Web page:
Is Facebook Messenger Kids Safe?

Dec 06, 2017, 00:43
Is Facebook Messenger Kids Safe?

After talking to thousands of parents, associations like National PTA, and parenting experts in the United States, we found that there's a need for a messaging app that lets kids connect with people they love but also has the level of control parents want. The new app called Messenger Kids is exactly what it sounds like: a messaging service that lets kids message and video chat with each other so long as both sets of parents OK the contact beforehand.

Facebook requires users to be 13 or older to have a profile on its social network and the app is the first targeted at children under that age.

The app is now available only on Apple App Store and will subsequently be released on Amazon App Store and Google Play Store in the coming months.

Once it is installed on a young person's tablet or smartphone it can be controlled using an adult Facebook account, who must pre-approve who they can talk to. It will be linked to an adults' Facebook account.

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But kids, as kids, are learning at the fastest rates they ever will.

Common Sense Media, a U.S. non-profit "dedicated to improving the lives of kids and families", has looked extensively at the proliferation of social media use among young children.

Facebook is launching an app for children - and not everyone is happy about it.

"It allows kids to do what they like to do best".

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James Steyer, the CEO of the kids-focused on the non-profit group Common Sense, stated that while he liked the idea of a messaging app which needs the parental sign-ups, many questions remain. Through the app, Facebook is attempting to steer young users toward a service that's actually designed for them.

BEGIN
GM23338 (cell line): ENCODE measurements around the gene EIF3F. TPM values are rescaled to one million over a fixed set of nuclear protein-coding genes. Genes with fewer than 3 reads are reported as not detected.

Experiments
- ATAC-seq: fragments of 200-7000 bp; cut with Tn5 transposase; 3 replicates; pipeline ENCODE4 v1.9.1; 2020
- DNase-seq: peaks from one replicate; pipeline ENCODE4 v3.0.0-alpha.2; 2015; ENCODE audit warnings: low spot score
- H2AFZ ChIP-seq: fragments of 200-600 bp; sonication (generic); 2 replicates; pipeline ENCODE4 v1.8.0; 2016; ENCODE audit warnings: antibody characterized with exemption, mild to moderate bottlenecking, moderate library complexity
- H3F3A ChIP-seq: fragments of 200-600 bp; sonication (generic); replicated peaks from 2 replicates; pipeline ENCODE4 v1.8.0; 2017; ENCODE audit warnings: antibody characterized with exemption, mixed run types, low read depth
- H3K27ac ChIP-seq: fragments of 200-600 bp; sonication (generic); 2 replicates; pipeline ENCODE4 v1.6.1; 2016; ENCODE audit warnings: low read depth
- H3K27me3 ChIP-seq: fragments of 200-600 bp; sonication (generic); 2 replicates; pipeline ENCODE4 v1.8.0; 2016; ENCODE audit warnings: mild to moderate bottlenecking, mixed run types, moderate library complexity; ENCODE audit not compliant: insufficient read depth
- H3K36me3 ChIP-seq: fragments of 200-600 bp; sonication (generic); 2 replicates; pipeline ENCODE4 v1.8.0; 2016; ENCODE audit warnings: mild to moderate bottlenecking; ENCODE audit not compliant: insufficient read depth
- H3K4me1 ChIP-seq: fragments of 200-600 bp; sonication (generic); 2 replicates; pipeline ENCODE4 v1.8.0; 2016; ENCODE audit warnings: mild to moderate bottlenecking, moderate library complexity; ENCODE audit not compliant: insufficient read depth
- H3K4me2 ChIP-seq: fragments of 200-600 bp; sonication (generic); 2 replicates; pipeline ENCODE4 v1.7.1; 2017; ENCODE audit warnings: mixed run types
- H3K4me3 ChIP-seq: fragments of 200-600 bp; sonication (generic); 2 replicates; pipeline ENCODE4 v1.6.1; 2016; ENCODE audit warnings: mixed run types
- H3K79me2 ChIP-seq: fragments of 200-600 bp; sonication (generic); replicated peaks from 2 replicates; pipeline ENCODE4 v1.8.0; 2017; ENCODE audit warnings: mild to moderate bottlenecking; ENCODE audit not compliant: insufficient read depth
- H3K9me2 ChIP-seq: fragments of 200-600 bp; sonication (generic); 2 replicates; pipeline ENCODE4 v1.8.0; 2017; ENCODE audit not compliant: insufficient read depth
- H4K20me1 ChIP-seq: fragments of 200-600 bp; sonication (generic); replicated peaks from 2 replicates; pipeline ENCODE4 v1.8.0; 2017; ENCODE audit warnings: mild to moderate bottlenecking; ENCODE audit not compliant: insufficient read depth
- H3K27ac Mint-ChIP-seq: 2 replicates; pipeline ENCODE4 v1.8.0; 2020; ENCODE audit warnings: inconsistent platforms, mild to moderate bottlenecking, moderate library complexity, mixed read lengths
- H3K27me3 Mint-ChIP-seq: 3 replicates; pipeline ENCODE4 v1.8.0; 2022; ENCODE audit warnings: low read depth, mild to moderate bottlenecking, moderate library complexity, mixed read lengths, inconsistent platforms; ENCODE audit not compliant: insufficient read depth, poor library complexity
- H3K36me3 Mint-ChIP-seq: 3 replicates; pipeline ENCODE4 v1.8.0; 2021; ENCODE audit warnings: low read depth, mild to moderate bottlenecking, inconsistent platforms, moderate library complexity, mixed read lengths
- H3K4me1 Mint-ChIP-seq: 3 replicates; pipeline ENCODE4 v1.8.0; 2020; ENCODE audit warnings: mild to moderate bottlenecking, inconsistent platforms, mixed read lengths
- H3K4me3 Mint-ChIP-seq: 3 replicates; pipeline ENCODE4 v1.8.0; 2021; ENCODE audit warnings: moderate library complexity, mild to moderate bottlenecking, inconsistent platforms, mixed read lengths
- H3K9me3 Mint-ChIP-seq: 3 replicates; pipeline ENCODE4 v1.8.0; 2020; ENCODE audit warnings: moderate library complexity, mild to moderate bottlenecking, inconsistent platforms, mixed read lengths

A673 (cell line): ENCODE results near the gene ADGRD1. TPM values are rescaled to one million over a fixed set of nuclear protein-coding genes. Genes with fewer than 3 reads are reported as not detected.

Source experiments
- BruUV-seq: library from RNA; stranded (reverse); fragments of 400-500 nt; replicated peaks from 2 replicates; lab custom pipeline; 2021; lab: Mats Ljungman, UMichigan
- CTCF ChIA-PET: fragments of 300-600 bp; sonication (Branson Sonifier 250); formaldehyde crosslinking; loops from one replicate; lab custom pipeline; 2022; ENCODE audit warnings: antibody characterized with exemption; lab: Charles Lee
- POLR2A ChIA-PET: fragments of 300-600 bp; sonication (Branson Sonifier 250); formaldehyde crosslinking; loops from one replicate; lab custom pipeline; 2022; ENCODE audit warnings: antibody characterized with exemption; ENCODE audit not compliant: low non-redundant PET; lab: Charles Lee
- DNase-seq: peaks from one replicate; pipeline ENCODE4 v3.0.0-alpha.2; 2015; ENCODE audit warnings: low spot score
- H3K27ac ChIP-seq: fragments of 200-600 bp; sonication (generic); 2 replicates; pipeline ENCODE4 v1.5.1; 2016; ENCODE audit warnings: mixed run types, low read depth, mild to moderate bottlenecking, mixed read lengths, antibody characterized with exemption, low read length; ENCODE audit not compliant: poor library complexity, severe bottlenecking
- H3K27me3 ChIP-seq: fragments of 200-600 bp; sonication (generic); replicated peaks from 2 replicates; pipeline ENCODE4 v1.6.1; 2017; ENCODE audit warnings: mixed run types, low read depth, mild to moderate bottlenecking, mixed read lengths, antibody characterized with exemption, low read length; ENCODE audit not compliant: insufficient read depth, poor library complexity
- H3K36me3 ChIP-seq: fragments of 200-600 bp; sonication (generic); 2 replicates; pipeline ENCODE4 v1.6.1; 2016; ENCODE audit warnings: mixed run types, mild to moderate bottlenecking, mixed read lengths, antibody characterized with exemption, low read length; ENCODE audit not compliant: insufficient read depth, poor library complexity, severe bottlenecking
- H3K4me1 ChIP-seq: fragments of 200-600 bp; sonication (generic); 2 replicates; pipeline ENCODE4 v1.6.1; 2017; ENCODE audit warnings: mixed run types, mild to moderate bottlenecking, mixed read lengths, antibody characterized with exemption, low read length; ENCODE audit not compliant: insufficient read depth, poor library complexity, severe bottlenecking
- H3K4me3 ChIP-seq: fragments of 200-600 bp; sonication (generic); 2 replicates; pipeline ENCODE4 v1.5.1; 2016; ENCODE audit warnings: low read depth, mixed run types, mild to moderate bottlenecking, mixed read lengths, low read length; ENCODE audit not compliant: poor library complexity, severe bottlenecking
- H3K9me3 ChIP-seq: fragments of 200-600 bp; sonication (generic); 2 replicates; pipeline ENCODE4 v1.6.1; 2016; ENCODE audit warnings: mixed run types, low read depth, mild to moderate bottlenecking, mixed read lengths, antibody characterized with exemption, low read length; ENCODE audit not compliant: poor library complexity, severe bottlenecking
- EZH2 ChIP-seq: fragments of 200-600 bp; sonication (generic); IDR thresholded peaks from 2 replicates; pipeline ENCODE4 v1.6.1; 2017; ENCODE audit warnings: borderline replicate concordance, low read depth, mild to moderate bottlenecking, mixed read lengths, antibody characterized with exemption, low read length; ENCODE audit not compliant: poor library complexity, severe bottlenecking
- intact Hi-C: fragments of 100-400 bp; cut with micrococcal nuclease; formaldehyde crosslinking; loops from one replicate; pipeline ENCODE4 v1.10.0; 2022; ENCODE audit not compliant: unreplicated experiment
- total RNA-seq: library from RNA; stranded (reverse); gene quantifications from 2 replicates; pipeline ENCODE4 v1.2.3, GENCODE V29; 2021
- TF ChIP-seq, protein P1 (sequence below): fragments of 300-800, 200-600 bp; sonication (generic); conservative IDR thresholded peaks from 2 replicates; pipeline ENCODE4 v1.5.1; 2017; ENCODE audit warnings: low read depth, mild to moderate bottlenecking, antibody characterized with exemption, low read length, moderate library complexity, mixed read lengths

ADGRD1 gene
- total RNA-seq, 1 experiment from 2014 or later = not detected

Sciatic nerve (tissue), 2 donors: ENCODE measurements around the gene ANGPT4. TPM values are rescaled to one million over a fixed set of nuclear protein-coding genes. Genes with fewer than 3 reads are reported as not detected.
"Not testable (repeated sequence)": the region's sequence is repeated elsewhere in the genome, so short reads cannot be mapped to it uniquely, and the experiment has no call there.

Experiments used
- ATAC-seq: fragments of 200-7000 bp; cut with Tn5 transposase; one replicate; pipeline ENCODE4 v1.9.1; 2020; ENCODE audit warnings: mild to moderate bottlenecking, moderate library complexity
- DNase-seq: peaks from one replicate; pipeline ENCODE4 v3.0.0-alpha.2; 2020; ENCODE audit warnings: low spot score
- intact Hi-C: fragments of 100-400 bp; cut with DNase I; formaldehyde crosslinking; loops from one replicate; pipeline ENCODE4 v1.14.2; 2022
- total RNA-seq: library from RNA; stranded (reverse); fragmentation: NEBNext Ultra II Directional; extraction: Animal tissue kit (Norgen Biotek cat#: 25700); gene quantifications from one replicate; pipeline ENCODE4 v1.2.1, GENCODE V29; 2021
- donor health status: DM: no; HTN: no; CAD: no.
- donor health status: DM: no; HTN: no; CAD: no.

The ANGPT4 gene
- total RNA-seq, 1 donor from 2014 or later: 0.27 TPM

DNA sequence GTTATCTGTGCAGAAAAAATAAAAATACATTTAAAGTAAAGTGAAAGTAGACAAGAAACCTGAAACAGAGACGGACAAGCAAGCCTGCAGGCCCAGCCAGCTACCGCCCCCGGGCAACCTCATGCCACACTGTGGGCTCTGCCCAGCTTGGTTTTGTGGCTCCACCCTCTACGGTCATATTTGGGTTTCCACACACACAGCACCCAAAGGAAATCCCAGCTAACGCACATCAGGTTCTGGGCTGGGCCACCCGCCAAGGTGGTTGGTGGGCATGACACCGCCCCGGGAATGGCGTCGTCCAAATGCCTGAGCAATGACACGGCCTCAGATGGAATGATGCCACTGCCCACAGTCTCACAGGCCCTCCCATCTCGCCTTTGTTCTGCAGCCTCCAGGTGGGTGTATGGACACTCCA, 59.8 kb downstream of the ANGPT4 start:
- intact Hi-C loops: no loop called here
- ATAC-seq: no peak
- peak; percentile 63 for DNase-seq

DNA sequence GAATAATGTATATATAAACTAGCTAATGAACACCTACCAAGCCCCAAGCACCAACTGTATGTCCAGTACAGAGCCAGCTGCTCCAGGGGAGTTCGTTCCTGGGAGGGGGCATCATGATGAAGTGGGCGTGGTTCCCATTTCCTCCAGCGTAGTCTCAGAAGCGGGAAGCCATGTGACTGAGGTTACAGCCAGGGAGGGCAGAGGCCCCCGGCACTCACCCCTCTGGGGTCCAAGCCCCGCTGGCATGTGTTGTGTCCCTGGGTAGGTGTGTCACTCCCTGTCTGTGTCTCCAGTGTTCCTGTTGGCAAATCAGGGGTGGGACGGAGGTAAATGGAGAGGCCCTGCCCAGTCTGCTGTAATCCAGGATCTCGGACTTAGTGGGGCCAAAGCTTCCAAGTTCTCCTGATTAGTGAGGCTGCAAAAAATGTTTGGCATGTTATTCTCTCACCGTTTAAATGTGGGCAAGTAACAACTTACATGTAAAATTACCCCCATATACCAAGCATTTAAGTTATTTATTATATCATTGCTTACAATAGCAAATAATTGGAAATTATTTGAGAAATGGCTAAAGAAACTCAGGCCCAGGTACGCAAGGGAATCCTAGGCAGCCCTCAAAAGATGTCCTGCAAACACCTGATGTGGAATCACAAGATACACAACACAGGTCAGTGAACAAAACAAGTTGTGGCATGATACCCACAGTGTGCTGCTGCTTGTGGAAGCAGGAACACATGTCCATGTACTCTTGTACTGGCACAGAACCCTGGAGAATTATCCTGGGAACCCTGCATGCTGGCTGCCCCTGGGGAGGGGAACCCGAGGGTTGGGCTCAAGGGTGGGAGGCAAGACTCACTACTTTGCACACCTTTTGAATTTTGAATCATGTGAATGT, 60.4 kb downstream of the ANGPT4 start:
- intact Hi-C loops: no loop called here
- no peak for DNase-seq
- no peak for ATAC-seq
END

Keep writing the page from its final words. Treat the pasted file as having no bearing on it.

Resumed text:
"Facebook has had an under 13 problem for many, many years", said Stephen Balkam, founder of the Family Online Safety Institute.

The app may be built for kids to use, but parents are the ones in the driver's seat. However, children's charity the NSPCC said it was a "step in the right direction" for providing children with safe places to contact friends and family.

Messenger Kids will of course collect data: the child's name, the content of the messages, and typical usage reports for how the app is used.

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While some users were not sure whether they were the only ones affected, others hilariously tweeted that Messenger going down means the end is quite near. "People said that it would be ideal for Facebook to clarify their policies from the beginning so that it would be perfectly clear what parents are signing up for".

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